Electronic ISSN: 2072-4292
    Topics: Architecture, Civil Engineering, Surveying , Geography
    Published by MDPI
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  • 5
    Publication Date: 2019
    Description: Vegetation state is usually assessed by calculating vegetation indices (VIs) derived from remote sensing systems where the near infrared (NIR) band is used to enhance the vegetation signal. However VIs are pixel-based and require both visible and NIR bands. Yet, most archived photographs were obtained with cameras that record only the three visible bands. Attempts to construct VIs with the visible bands alone have shown only limited success, especially in drylands. The current study identifies vegetation patches in the hyperarid Israeli desert using only the visible bands from aerial photographs by adapting an alternative geospatial object-based image analysis (GEOBIA) routine, together with recent improvements in preprocessing. The preprocessing step selects a balanced threshold value for image segmentation using unsupervised parameter optimization. Then the images undergo two processes: segmentation and classification. After tallying modeled vegetation patches that overlap true tree locations, both true positive and false positive rates are obtained from the classification and receiver operating characteristic (ROC) curves are plotted. The results show successful identification of vegetation patches in multiple zones from each study area, with area under the ROC curve values between 0.72 and 0.83.
    Electronic ISSN: 2072-4292
    Topics: Architecture, Civil Engineering, Surveying , Geography
    Published by MDPI
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  • 6
    Publication Date: 2019
    Description: A spatially distributed land surface temperature is important for many studies. The recent launch of the Sentinel satellite programs paves the way for an abundance of opportunities for both large area and long-term investigations. However, the spatial resolution of Sentinel-3 thermal images is not suitable for monitoring small fragmented fields. Thermal sharpening is one of the primary methods used to obtain thermal images at finer spatial resolution at a daily revisit time. In the current study, the utility of the TsHARP method to sharpen the low resolution of Sentinel-3 thermal data was examined using Sentinel-2 visible-near infrared imagery. Compared to Landsat 8 fine thermal images, the sharpening resulted in mean absolute errors of ~1 °C, with errors increasing as the difference between the native and the target resolutions increases. Part of the error is attributed to the discrepancy between the thermal images acquired by the two platforms. Further research is due to test additional sites and conditions, and potentially additional sharpening methods, applied to the Sentinel platforms.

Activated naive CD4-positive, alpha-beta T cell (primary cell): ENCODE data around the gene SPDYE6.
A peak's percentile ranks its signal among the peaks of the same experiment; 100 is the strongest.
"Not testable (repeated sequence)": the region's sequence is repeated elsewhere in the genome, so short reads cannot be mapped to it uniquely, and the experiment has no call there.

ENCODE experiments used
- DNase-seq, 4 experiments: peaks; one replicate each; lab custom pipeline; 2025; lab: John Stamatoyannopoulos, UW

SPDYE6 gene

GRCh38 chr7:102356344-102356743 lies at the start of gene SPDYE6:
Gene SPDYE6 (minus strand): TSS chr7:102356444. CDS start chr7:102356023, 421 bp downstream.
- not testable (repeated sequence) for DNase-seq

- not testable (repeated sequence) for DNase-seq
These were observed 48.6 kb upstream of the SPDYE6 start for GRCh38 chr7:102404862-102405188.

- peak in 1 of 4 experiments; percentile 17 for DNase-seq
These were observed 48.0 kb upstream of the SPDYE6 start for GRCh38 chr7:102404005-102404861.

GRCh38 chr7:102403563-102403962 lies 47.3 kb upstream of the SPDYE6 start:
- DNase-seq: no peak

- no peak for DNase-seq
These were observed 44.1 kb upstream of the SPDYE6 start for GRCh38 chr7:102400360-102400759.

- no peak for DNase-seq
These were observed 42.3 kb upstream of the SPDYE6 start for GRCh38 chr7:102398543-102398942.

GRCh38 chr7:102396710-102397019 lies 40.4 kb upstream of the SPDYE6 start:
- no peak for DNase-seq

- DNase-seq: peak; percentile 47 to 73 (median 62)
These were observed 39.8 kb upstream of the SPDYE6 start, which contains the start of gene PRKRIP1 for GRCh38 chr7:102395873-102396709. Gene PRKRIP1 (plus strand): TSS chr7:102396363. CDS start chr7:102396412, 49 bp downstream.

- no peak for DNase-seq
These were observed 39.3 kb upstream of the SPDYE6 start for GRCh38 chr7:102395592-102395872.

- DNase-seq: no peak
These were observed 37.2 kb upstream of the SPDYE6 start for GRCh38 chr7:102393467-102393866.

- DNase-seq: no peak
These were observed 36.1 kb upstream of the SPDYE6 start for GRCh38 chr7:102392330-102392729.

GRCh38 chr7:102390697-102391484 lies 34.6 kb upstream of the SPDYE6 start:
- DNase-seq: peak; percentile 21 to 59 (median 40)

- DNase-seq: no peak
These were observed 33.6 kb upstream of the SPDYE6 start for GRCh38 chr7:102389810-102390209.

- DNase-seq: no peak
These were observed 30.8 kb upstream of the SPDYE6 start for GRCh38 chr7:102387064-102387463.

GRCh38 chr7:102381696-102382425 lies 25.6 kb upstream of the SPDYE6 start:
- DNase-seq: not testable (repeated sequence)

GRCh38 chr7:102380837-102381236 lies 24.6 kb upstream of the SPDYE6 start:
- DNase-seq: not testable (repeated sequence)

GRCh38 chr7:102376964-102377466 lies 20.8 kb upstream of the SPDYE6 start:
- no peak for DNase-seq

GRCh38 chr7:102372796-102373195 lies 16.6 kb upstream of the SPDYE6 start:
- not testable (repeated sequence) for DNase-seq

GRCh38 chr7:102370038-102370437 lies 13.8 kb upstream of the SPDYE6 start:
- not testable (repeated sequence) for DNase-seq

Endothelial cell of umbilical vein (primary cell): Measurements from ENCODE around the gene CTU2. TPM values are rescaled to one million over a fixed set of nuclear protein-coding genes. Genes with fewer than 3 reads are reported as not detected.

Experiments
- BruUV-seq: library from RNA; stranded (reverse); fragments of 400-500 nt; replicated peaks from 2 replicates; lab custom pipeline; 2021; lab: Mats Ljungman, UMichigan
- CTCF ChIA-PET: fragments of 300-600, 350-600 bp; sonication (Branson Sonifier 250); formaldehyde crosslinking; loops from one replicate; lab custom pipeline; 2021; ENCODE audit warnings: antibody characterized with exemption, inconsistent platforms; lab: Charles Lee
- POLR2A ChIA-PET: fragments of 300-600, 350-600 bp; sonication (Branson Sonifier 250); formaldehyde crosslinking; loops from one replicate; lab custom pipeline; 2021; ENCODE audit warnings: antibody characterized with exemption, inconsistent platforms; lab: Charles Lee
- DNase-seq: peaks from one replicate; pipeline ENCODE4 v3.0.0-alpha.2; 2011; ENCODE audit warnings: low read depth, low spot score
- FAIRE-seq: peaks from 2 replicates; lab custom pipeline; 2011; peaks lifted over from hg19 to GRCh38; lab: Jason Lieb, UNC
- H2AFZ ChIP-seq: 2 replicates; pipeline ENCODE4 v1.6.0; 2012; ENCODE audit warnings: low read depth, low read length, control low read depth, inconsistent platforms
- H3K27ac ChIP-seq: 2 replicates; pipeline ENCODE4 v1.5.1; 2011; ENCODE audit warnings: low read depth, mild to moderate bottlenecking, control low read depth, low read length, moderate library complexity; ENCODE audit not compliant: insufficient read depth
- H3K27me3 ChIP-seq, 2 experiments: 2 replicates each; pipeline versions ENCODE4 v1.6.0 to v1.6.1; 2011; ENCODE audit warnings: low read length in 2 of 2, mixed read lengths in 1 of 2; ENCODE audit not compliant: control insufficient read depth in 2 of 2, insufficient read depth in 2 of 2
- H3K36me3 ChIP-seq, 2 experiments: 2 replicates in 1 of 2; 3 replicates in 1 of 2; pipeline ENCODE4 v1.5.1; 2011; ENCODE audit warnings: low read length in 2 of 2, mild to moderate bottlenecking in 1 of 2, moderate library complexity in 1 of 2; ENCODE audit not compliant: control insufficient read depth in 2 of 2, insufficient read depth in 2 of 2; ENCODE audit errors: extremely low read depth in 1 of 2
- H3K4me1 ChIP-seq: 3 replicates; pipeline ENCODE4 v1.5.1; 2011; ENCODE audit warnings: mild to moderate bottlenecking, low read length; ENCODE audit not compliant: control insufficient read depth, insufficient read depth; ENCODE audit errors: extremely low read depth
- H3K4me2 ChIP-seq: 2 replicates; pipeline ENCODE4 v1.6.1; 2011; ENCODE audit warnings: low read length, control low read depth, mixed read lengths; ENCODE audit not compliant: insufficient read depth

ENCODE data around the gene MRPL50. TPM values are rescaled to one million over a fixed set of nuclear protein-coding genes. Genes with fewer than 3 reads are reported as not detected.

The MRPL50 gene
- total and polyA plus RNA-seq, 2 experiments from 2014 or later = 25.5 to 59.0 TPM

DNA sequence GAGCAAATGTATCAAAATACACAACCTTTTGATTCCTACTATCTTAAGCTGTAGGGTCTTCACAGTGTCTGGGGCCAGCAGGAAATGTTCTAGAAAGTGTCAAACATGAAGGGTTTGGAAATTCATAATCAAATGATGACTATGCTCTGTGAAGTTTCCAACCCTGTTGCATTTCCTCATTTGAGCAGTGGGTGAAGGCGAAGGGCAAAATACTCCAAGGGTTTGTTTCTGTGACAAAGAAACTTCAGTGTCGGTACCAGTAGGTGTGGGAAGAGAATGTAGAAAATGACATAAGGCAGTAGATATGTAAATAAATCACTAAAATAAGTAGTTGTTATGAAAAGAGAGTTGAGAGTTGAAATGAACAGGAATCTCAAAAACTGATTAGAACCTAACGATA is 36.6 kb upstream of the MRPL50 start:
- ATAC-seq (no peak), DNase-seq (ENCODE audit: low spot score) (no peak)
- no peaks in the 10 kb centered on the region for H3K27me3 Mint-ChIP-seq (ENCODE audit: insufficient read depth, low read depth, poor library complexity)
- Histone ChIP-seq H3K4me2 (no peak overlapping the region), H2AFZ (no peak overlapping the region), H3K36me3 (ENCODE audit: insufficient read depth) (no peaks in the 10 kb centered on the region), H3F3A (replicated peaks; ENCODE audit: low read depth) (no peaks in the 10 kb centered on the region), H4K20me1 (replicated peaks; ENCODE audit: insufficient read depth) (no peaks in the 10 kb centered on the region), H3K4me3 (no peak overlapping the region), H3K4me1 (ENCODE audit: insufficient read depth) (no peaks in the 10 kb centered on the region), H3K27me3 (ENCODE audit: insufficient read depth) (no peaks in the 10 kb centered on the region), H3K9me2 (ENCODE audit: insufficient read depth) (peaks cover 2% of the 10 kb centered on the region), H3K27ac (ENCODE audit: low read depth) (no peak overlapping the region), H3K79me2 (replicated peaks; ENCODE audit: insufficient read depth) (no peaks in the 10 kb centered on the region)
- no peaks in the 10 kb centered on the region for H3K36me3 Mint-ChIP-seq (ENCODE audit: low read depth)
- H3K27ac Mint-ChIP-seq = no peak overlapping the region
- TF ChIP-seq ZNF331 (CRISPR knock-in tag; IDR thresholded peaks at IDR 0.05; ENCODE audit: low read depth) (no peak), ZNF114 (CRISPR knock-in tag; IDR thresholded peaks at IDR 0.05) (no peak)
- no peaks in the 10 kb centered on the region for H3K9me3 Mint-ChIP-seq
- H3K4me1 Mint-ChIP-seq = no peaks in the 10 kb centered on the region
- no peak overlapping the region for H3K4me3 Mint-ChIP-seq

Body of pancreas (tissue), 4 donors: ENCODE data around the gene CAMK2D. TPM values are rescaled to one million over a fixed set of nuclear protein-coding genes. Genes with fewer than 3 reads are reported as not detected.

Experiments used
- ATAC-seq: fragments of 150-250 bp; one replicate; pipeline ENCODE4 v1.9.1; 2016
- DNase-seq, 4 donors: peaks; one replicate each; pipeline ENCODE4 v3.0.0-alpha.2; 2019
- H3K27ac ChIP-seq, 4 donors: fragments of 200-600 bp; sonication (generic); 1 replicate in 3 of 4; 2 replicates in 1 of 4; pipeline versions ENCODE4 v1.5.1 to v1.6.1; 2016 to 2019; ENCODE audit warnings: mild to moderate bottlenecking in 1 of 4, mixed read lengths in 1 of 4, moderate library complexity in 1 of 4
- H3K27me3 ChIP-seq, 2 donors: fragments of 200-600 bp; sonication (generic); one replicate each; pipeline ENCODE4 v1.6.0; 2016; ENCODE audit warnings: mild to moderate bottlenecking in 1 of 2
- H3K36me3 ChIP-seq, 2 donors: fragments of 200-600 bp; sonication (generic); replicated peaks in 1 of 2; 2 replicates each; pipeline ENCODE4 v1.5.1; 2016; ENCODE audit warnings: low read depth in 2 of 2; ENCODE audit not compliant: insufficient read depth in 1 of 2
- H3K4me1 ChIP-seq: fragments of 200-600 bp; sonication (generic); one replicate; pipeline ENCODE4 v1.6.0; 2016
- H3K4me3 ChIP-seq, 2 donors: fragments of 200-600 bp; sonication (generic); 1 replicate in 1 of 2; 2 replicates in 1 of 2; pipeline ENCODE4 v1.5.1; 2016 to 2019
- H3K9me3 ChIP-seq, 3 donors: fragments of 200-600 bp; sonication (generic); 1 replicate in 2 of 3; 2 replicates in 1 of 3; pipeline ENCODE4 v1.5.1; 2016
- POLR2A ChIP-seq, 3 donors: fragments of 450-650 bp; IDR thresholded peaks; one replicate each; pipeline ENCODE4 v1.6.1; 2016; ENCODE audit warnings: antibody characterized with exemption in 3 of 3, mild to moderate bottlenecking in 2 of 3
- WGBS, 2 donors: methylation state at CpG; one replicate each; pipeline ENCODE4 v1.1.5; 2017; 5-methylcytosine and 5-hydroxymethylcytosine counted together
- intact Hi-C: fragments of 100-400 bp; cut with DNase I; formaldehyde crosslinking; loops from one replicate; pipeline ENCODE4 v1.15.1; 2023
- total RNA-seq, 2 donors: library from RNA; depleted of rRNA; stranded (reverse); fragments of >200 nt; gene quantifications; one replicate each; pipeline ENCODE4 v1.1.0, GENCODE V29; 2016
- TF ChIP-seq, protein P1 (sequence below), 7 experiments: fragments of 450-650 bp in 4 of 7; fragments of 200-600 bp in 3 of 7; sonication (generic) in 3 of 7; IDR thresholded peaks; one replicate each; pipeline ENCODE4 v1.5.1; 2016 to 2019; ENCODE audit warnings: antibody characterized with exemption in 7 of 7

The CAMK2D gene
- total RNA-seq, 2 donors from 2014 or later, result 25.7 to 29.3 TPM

Electronic ISSN: 2072-4292
    Topics: Architecture, Civil Engineering, Surveying , Geography
    Published by MDPI
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  • 7
    Publication Date: 2019
    Description: The role played by unsustainable resource management in initiating international conflicts is well documented. The Syrian Civil War, commencing in March 2011, presents such a case. The prevailing opinion links the unrest with sequential droughts occurring from 2007–2010. Our research, however, reveals that the winter-rainfed agricultural conditions before 2011, as detected by satellite-derived vegetation indices, were similar and even better for Syrian farmers than for those of their Turkish counterparts across the border. Concurrently, summer-irrigated crops, heavily dependent on Euphrates River water originating from Turkey, notably declined in Syria while flourishing in Turkey. These findings are firmly supported by other independent and validated datasets, including long-term cross-border discharge, the water level in Syrian and Turkish reservoirs, and transborder groundwater flow. We conclude that the Turkish policy of unilaterally diverting the Euphrates water was the main reason for the agricultural collapse and subsequent instability in Syria in 2011. The obvious inference is that while prolonged drought exacerbated conditions, unsustainable anthropogenic water management in Turkey was the proximate cause behind the Syrian uprising.